For all keen to join the Louisa May Alcott reading challenge, hop on over to In the Bookcase!

Author and book sale PIC

7 thoughts on “The worlds of Little Women: LMA challenge reading list

  1. Ambitious! You must read like the wind. 🙂 I’m in my third read of Harriet Reisen’s book (I have it on audio book — makes a great traveling companion) so that tells you how much I love that book. BTW, she makes a particular remark about Lizzie during her illness that acted as the catalyst for my research on her — I think you’ll recognize it when you read it. 🙂

    Gabrielle’s book is totally charming and fun, just like the author — we became good friends when she’d come to the Summer Conversational Series at Orchard House in Concord every year — the highlight of my summer! 🙂

    And you will like Beth’s treatment in Little Women and Me.

    Liked by 1 person

    1. Still waiting for the book to arrive, it looks like it’s not going to get here in time for the end of the challenge 😦 Would still love to write a post about it though, would you be willing for me to grill you about the writing process that went into putting it together? Is there a passage from Little Women that is your particular favorite that was included in the book, and why? (Or two or three, if it’s hard to narrow down to just one?) Thanks Susan, and when the book arrives hopefully I’ll get to review it in time for Summer Conversations! Will you be attending?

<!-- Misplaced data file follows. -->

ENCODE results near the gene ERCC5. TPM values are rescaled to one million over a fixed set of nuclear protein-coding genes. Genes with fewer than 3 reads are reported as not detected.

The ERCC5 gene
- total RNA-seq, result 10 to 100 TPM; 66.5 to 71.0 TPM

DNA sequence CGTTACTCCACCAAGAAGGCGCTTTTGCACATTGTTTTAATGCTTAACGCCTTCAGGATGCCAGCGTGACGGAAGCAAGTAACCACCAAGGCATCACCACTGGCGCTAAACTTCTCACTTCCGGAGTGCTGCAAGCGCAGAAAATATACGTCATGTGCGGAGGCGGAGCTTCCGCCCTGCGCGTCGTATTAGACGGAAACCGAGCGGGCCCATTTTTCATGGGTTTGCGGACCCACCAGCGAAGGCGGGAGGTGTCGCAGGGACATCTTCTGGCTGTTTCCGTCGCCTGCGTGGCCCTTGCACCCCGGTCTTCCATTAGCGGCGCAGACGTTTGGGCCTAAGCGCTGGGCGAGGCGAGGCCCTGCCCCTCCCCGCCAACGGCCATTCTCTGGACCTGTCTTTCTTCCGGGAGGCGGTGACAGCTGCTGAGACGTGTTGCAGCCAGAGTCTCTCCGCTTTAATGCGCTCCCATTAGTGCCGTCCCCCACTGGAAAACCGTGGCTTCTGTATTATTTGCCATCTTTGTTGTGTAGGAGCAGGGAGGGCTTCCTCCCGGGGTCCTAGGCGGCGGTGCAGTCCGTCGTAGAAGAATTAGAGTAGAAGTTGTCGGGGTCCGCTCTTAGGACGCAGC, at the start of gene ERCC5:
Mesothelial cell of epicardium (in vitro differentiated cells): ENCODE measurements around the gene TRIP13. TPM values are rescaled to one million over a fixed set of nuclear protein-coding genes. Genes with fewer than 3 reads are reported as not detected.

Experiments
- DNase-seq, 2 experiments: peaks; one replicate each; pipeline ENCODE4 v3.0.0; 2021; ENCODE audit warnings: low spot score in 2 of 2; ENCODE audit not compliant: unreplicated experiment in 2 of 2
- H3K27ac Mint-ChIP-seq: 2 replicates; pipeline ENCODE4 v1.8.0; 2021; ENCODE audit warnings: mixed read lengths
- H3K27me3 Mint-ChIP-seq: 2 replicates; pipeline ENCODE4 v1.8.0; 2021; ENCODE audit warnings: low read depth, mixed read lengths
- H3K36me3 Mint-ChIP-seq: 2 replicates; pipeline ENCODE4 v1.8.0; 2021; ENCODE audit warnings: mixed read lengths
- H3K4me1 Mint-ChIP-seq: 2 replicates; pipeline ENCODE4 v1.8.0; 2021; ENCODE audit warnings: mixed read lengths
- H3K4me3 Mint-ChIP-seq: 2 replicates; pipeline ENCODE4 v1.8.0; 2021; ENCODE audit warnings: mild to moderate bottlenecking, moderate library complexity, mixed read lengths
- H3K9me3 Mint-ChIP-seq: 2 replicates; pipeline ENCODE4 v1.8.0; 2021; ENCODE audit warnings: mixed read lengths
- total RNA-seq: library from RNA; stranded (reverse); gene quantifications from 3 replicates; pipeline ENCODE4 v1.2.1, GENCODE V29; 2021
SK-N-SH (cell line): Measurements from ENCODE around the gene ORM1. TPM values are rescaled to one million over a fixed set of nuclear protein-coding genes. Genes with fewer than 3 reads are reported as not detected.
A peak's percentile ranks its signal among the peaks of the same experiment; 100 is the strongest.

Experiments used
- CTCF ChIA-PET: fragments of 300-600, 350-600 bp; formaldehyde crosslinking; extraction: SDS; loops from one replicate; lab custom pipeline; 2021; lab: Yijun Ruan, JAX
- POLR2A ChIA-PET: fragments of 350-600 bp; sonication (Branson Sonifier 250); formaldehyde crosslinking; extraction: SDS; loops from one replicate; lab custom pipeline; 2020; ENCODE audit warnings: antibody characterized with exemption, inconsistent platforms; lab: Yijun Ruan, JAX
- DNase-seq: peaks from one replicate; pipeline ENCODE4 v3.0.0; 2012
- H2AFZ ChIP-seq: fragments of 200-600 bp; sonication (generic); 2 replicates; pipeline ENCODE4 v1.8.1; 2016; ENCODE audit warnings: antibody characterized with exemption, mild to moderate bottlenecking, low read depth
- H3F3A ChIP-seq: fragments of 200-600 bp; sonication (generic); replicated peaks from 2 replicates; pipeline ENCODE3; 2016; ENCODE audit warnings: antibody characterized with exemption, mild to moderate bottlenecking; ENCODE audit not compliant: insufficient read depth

2. I’m in love with your book list, Trix. Wow! You put some serious thought into this, (and will be putting serious reading time in). Right now, I’m interested in each of the books you mentioned here. I’ll wait to hear your thoughts on them to see if they’re worthy looking into. I do recommend Susan Bailey’s devotional; I was blessed by the beautiful pairings of literature and scripture, and hope you will be too.

    Excellent picks!


    Liked by 1 person

    1. Plus, I’ve GOT to find out more about this Jasper Fforde author that you mentioned. The premise sounds amazing… being able to travel into the world of fiction?! What a dream.


      1. Yes I’m so grateful to the woman who introduced me to Jasper Fforde! I was given the first book in the series as a Christmas present, The Eyre Affair. The rest of the series is great fun too, though I especially like The Eyre Affair, Something Rotten, and First Among Sequels.


    2. Thanks for the tip about the devotional, glad to hear it’s been a blessing to you 🙂 Looking forward to my copy coming in the mail. Little Women Letters and Little Women and Me just arrived! Just finished The Woman behind Little Women – very compelling read, I got up out of bed at 11pm and kept reading till like 2 to finish it (I had gotten up to the chapter called “A little romance” and of course I had to get up and see what all that was about, and then just kept going!).. I love your pick of Invincible Louisa, really love that biography, Cornelia’s writing style is lovely and she portrays the life of Louisa in narrative form so well.